Baptist leaders claim they have no authority over autonomous churches to police clergy who sexually abuse children.
“We believe in the autonomy of the local church,” wrote Frank Page, president of the Southern Baptist Convention. “[T]he local church is where accountability must be enforced.”
When asked about a preacher accused of sexually abusing a child, a Florida Baptist Convention spokesperson, Barbara Denman, said it was “a local church matter.” She said the state convention did have “theological guidelines for churches that cooperate with us.”
Former SBC president Jerry Vines said the issue of predatory preachers was a “genuine concern” of leaders of the 16-million member body. He added, “The denomination has no authority over local churches.”
Augie Boto, general counsel and a vice president with the SBC Executive Committee, said the denomination was not neglecting the protection of children, before shifting responsibility to the local church.
“The Southern Baptist Convention structure leaves the responsibility for such matters in the hands of those most motivated and capable of addressing it,” Boto said, “the members of the local churches.”
Local church autonomy is a historic Baptist principle that says churches are self-governing bodies. They operate “under the Lordship of Christ through democratic processes,” according to the 2000 Baptist Faith and Message statement (the 1963 statement had similar wording).
Local church autonomy as a noble principle and an earthly practice are not the same things, however. As a practice, Southern Baptists have a noted record of violating the principle.
The Baptist State Convention of North Carolina adopted a policy last November that enabled the body to investigate reports of autonomous churches that endorse or affirm homosexuality.
Fundamentalist Baptist leaders were highly critical of an Arkansas Baptist church in the 1990s for not expelling a member, President Bill Clinton, over his relationship with a White House intern.
Other fundamentalists rejected the moderate Baptist claim in the 1980s that local church autonomy allowed them to ordain women, that the matter of ordination was best determined by the local congregation.
Not only do Southern Baptists violate in practice the principle of local church autonomy, they are far more connected in principle and practice than the language of autonomy by itself suggests.
Autonomy is not the only definition for the local church. Both the 2000 and 1963 faith statements have almost identical paragraphs on “Cooperation.” Those paragraphs say associations and conventions “have no authority over one another or over the churches” and that “churches should cooperate with one another in carrying forward the missionary, educational, and benevolent ministries for the extension of Christ’s Kingdom.”
Cooperation is a defining principle, like autonomy.
Southern Baptists cooperate in a host of practical ways. Churches join together to work on mission projects. Churches pool their money to hire shared staff (convention employees, for example), to underwrite communication efforts (state papers and public relations offices) and to pay for educational programs for clergy and laity.
Clergy ordinations often include an ordination council composed of ministers from different congregations. Seminaries require students to have an official endorsement from their local church. Seminaries represent to local churches their graduates as having a stamp of approval.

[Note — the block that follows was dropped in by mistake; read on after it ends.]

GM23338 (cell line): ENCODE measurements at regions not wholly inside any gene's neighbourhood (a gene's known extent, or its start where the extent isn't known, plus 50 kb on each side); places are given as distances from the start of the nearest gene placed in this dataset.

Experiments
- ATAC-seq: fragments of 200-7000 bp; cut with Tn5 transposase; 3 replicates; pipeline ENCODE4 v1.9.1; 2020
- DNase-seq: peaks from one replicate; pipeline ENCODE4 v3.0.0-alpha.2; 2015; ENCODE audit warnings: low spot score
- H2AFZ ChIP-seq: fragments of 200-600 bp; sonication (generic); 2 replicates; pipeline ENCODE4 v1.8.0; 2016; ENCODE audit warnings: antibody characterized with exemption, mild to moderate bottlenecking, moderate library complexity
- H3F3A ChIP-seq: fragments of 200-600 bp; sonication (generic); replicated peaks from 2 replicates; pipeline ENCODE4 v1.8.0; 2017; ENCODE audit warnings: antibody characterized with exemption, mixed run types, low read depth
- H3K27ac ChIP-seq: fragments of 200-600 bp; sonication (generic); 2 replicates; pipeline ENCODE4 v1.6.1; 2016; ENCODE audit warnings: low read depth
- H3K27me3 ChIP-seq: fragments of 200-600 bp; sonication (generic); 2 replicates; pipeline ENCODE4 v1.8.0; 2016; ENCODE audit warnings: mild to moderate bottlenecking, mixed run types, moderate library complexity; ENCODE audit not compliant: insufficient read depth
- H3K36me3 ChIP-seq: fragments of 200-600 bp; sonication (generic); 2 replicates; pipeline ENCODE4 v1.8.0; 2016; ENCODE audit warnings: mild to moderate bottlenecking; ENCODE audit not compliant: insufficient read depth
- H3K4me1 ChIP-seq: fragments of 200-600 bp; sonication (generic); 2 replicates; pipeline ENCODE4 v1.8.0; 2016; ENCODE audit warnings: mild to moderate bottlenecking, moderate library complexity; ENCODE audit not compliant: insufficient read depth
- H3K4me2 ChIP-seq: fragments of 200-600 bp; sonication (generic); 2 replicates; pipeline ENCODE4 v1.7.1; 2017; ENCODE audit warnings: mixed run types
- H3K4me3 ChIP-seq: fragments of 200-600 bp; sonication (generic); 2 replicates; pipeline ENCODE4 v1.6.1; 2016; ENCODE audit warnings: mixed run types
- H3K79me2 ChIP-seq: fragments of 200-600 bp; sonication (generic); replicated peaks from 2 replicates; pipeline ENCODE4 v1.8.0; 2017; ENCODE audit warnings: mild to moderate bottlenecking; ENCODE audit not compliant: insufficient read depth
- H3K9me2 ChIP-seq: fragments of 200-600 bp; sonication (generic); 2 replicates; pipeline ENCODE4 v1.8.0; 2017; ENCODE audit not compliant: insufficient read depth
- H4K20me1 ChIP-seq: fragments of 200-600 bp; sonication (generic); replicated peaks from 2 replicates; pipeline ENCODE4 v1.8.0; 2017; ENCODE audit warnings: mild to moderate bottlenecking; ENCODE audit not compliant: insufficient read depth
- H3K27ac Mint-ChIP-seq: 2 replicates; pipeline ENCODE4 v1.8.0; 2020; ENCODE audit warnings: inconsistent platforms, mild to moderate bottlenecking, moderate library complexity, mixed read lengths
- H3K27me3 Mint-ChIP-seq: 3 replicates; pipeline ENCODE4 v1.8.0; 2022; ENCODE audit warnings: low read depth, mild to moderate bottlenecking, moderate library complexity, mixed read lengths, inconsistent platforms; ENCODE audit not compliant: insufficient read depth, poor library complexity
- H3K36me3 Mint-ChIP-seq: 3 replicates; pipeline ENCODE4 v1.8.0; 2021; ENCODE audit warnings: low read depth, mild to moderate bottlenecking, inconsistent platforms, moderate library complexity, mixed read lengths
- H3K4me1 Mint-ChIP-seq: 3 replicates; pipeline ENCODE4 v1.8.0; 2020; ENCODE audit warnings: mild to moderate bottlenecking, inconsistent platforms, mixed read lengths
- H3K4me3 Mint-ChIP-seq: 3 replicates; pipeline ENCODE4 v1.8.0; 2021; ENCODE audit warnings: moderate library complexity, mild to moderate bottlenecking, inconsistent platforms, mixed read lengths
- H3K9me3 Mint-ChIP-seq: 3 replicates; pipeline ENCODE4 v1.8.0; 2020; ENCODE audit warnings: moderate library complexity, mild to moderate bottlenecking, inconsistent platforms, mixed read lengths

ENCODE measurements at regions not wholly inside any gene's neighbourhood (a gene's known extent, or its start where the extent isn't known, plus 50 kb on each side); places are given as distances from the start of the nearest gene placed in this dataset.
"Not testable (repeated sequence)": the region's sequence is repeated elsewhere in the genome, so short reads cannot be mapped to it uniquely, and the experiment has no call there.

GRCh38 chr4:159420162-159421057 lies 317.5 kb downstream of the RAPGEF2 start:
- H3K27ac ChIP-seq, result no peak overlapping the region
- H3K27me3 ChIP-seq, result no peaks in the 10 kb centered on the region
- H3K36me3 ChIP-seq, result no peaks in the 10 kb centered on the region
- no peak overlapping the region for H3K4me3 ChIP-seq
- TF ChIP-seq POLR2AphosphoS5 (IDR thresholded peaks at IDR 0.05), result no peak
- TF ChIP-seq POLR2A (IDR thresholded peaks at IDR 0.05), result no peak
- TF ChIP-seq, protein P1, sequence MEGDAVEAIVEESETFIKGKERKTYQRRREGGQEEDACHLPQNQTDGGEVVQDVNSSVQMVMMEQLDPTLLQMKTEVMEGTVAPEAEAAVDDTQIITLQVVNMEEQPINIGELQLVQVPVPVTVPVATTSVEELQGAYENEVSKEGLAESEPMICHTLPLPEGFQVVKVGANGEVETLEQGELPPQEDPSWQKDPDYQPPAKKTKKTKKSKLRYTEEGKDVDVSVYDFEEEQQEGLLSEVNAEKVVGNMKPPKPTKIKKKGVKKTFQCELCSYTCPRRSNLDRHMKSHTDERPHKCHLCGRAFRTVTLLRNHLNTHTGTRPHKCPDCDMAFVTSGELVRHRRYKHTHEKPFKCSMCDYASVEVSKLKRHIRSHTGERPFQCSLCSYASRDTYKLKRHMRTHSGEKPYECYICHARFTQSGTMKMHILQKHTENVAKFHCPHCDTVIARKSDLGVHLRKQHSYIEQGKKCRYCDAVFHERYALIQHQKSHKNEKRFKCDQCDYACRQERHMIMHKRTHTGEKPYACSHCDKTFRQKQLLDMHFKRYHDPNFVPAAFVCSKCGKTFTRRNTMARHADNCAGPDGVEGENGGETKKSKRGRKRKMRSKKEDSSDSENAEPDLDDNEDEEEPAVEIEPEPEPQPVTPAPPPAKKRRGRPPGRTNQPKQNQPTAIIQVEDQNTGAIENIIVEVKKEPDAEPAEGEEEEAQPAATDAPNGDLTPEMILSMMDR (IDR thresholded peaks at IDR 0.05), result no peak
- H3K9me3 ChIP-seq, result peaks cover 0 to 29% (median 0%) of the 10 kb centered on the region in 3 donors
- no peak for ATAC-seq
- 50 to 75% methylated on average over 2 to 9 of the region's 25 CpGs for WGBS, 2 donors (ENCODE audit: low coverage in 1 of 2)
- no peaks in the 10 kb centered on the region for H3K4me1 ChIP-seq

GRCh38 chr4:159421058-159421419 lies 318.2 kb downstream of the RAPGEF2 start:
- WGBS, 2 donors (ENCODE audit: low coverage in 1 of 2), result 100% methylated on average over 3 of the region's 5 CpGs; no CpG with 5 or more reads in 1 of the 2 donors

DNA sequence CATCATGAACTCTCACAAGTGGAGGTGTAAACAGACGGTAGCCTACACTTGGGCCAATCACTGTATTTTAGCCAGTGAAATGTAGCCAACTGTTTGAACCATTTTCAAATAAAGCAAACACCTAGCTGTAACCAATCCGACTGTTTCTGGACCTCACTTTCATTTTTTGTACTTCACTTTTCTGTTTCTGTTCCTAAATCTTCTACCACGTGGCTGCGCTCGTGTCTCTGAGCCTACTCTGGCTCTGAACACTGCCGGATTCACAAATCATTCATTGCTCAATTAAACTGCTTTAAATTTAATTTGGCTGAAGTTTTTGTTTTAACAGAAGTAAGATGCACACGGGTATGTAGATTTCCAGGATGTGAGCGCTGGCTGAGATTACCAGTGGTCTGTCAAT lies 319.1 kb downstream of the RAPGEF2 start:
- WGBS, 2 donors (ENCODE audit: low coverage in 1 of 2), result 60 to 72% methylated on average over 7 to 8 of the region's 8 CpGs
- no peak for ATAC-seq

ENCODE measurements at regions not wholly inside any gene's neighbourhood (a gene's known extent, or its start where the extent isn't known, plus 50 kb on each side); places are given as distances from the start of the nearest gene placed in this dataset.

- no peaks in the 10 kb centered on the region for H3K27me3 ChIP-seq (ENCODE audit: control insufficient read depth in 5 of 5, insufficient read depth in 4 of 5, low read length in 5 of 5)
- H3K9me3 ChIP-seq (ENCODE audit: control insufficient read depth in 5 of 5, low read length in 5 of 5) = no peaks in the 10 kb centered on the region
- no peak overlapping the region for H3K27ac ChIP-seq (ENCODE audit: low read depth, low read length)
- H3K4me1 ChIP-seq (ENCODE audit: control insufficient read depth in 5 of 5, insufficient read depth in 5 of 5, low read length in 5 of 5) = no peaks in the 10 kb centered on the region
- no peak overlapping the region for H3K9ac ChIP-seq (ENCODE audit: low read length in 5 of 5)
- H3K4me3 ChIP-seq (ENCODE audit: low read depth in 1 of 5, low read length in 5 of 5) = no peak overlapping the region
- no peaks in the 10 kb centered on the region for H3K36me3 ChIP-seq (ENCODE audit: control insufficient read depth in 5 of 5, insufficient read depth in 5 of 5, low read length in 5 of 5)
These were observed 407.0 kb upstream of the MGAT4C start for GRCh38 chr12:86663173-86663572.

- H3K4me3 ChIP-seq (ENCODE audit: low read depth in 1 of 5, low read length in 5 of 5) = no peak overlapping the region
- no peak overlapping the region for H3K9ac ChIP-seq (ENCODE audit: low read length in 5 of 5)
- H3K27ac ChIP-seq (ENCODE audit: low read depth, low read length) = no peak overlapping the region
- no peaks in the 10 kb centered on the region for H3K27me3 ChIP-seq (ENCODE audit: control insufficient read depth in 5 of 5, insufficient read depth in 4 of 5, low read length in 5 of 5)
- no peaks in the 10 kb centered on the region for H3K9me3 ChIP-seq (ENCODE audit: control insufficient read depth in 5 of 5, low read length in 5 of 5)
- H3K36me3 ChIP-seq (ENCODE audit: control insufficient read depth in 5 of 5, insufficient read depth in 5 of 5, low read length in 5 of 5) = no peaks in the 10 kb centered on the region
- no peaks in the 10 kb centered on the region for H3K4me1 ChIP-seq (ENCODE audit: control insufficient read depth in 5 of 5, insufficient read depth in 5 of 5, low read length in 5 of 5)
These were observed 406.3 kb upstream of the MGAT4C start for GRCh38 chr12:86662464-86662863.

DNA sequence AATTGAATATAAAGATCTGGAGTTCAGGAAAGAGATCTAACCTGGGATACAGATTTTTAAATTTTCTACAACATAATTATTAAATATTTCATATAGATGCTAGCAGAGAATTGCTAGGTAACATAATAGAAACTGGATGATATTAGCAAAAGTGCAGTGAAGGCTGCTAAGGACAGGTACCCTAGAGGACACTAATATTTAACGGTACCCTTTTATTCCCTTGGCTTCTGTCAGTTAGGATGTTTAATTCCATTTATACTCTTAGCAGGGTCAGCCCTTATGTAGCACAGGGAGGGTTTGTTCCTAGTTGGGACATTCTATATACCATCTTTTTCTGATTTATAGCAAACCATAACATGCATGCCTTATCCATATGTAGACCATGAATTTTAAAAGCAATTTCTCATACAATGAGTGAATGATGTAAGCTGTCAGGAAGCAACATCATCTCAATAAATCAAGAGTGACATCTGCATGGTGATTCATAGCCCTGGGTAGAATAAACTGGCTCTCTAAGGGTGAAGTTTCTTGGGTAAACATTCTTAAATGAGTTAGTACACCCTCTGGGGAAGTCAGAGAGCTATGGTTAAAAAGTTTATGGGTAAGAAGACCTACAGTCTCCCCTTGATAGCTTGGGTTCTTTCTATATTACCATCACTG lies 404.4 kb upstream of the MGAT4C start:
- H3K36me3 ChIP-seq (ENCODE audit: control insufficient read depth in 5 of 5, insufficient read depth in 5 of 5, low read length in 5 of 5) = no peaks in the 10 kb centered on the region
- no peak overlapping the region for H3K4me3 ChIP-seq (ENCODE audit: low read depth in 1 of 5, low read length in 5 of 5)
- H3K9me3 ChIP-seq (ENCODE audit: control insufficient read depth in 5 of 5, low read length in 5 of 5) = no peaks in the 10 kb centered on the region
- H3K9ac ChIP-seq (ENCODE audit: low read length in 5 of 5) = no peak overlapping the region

State conventions have offices of referral that provide resumes of approved ministerial candidates to churches and work with churches seeking ministers.
Opportunities for clergy career advancement to larger, wealthier congregations depend on a spirit of cooperation. Appointment to special convention committees and election to convention offices depend on church leaders cooperating with SBC leadership.
The best Baptists hold in balance the autonomy and cooperation of churches, core matters of faith and practice that have idealistic and realistic components.
That is why Southern Baptist leaders are being disingenuous when they hide behind the shield of local church autonomy to avoid taking needed actions to protect children from predatory preachers. They are making a false statement about theological and functional church polity.
These leaders are well aware of the centrality of cooperation in their statements of faith and how the system functions. They know about the official connectivity of churches and the unofficial web of clergy connectivity.
Rather than throwing up the false wall of protection around denominational accountability, leaders would do much better to seek new ways to ensure that the powerful (clergy) do not harm the powerless (children).
If local church autonomy is biblical, so is protection of the weak. The former biblical concept should not override the later. In fact, protection of the powerless gets far more biblical ink than local church autonomy. All professions protect their own. Doctors protect doctors. Police protect police. Clergy protect clergy, even at the expense of harmed children.
Let’s stop hiding behind the false wall of local church autonomy. Let’s acknowledge the reality of connectivity and cooperation, both stated and unstated.
Truthfulness is a good beginning point for social change. That may be the first needed step to figuring out how to protect children in churches from preacher predators and keeping them out of pulpits.
Robert Parham is executive director of the Baptist Center for Ethics.
Robert M. Parham (1953 – 2017) was the founder and executive director of Baptist Center for Ethics from 1991 to 2017. He served as executive editor of EthicsDaily.com, BCE’s website, from its launch in 2002 until 2017.